Ever since Darwin, the theory of evolution has been considered the deadly enemy of religious belief; the creation of Adam and Eve and the process of natural selection simply do not go together. In Religion in Human Evolution: From the Paleolithic to the Axial Age, the sociologist Robert Bellah offers a new, unexpected way of reconciling these opposites, using evolutionary psychology to argue that the invention of religious belief played a crucial role in the development of modern human beings. (Barnes and Noble Review 2011-09-14)

Of Bellah's brilliance there can be no doubt. The sheer amount this man knows about religion is otherworldly... Bellah stands in the tradition of such stalwarts of the sociological imagination as Emile Durkheim and Max Weber. Only one word is appropriate to characterize this book's subject as well as its substance, and that is "magisterial." (Alan Wolfe New York Times Book Review 2011-10-02)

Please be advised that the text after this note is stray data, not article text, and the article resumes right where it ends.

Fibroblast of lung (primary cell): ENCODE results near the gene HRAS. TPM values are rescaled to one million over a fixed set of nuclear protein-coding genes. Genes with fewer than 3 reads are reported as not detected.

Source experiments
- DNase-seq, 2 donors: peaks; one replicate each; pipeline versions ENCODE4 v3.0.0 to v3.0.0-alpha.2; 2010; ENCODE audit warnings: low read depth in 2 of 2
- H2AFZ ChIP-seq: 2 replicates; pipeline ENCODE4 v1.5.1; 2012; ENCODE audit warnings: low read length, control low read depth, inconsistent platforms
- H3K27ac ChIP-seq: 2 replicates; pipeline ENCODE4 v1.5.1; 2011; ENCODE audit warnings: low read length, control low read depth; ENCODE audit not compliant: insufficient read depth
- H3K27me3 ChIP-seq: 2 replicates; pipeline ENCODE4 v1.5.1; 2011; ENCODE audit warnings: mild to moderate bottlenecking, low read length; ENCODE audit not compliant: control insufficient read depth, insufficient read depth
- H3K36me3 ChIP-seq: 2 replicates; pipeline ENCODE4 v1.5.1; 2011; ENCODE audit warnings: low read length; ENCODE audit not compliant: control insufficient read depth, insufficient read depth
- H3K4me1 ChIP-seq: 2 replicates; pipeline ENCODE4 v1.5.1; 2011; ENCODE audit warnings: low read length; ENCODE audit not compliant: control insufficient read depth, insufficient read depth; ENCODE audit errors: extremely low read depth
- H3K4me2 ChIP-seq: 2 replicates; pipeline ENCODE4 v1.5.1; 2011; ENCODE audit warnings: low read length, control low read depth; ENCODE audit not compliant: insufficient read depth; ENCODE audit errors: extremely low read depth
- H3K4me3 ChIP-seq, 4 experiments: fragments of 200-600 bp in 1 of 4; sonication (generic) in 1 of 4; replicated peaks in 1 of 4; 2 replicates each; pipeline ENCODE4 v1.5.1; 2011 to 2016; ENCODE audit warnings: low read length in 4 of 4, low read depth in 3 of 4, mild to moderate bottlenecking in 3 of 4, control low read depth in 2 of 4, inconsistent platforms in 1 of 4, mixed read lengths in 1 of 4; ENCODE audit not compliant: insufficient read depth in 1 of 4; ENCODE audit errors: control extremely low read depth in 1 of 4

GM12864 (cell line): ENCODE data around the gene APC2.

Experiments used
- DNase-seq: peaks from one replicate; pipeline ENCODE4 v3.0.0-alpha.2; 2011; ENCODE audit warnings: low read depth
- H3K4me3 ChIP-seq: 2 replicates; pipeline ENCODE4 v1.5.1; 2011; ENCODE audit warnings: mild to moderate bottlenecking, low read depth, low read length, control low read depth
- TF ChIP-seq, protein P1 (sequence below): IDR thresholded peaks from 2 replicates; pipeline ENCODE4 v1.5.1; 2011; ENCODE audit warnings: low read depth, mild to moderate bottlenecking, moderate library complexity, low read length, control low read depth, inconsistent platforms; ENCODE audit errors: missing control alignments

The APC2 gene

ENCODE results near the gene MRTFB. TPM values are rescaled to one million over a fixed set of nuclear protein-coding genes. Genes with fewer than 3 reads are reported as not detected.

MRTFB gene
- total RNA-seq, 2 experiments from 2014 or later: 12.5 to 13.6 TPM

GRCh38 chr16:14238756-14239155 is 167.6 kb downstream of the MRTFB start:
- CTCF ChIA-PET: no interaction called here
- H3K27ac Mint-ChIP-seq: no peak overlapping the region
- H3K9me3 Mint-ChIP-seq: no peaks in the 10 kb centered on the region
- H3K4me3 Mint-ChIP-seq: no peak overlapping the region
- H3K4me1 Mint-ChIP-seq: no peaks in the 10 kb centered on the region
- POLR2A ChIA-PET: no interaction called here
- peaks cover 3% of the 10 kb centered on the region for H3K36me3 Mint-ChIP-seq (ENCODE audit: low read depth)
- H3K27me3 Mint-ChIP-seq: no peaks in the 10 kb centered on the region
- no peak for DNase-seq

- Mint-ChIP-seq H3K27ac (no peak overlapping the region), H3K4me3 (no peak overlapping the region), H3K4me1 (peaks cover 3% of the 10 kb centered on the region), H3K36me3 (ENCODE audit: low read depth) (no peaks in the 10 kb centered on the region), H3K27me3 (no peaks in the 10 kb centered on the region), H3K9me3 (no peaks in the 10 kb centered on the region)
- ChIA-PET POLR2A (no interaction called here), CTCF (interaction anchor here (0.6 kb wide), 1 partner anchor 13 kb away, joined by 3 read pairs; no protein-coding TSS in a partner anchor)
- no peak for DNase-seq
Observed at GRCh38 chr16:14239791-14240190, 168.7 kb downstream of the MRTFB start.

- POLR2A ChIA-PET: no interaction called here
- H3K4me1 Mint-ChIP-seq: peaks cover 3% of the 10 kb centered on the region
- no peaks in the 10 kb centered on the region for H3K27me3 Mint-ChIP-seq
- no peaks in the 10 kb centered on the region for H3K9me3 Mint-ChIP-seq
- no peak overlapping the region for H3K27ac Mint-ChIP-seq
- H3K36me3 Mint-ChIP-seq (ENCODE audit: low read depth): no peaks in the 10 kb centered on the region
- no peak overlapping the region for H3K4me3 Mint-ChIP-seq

An audacious project...Religion in Human Evolution is no simple effort to "reconcile" religious belief with scientific understanding, but something far more interesting and ambitious. It seeks to take both religion and evolution seriously on their own terms, and to locate us within the stories they tell about the human condition in a way informed by the best emerging research on both terrains...The result is a grand narrative written in full understanding of the failures and limitations of recent grand narratives. Religion in Human Evolution is a magnum opus founded on careful research and immersed in the "reflective judgment" of one of our best thinkers and writers...This is a big book, full of big ideas that demand sustained attention and disciplined thought. But in my view it repays a reader's effort in full...For over half a century, Robert N. Bellah has set his extraordinary mind out on the frontiers of human knowledge and has written back to make that knowledge accessible to the educated reader. This remarkable book finds him nearing the close of a long and fruitful life, and generously giving it back to us in love. (Richard L. Wood Commonweal 2011-10-21)